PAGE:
Westlake’s Masters dissertation looked at the effect that individuals’ decision to stop flying for the climate had on others. The research looked at both climate leaders — including established environmental scientists and writer and activist George Monbiot — and “normal” people. Although the influence of the former was more pronounced, with around two thirds of those surveyed saying they flew less as a result of the leaders’ decisions, regular people’s actions also had a significant impact: roughly half of the 380 people surveyed said they flew less in response to knowing someone who had gone flight-free.
Anecdotally, I’ve noticed this ripple-effect through my social circle. A friend told me about their decision to take the train to Italy this summer, my brother-in-law opted to travel by rail to and from a recent conference in Glasgow, and my boyfriend took the plunge and booked a ferry back from the Channel Islands when he’d usually fly.
But don’t just take our word for it. Let’s look at Sweden, our test case thanks to the aforementioned flygskam movement, which had a real-life, tangible effect. In 2019, Swedish domestic air travel decreased by nine percent and train travel surged by 11 percent, in part attributed to flight-free campaigners and greater climate change awareness.
“You could say that there’s no point in voting in an election because your individual vote won’t make a difference, yet we do it because we’re part of a collective trying to steer society in a different way,” says Westlake. “It’s the exact same thing with climate change. Solving this problem is going to be a collective effort and we can contribute with our personal choices and the effect of our decisions within society. You do have agency.”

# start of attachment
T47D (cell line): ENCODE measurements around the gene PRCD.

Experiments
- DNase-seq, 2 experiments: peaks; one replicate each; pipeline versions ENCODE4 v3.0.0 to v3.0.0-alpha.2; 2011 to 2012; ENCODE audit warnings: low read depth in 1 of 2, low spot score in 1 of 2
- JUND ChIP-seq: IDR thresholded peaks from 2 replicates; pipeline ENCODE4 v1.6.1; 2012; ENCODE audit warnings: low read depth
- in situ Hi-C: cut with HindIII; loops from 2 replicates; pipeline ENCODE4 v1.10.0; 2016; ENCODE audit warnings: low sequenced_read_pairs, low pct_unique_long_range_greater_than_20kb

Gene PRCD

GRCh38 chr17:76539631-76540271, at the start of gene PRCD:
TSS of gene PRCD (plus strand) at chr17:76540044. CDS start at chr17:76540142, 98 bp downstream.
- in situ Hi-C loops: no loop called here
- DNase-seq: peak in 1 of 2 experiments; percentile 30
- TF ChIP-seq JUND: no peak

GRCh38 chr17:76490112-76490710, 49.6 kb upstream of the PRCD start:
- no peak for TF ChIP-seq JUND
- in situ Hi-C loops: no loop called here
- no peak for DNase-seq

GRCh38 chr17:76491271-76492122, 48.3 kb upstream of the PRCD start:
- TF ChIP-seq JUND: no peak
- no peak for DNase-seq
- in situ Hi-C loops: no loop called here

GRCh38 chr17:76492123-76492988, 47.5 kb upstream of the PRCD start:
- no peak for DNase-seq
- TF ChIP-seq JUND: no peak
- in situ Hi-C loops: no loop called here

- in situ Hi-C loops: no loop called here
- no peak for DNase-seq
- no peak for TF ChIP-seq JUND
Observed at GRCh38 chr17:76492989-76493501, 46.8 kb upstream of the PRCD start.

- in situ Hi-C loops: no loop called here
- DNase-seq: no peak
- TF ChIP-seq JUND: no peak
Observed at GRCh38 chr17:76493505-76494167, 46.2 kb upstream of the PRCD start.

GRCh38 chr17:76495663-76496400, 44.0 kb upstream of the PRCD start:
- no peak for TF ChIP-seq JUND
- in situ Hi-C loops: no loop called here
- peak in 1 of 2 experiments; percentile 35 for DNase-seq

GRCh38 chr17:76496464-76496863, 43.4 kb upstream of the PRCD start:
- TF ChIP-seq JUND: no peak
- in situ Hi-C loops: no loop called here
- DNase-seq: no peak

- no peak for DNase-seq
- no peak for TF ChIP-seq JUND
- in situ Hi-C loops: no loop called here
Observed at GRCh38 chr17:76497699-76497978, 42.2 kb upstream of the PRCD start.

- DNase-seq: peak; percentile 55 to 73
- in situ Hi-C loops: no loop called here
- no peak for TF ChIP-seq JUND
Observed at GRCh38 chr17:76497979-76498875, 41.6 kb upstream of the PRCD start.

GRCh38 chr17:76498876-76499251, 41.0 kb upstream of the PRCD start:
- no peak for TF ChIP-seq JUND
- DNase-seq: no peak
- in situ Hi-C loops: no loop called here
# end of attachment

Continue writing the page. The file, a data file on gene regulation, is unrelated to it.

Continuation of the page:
The silver lining
In the end, as much as all the above is undoubtedly true, I have one much more selfish reason for carrying on with my flight-free pledge in 2021, 2022 and likely beyond: slow travel is just plain wonderful. As Mark Smith, aka the rail guru known as The Man in Seat 61, puts it: “Airlines suck the joy out of travel. But trains and ships are real travel, romantic travel… The journey can be as fun — and sometimes more fun — than the destination.”
I have found this to be true. Every trip I’ve taken since swapping planes for trains, ships, buses, bikes and legs has been gilded with a giddy sense of adventure, bringing with it a real connection to place as I’ve passed through landscapes, not over them. Going flight-free has introduced me to the appreciation that comes with arriving into a destination, buoyed up by a childlike sense of wonder, after a proper journey by land and sea.
I may have started travelling flight-free for the climate but I’ll keep travelling flight-free for the sheer joy of it.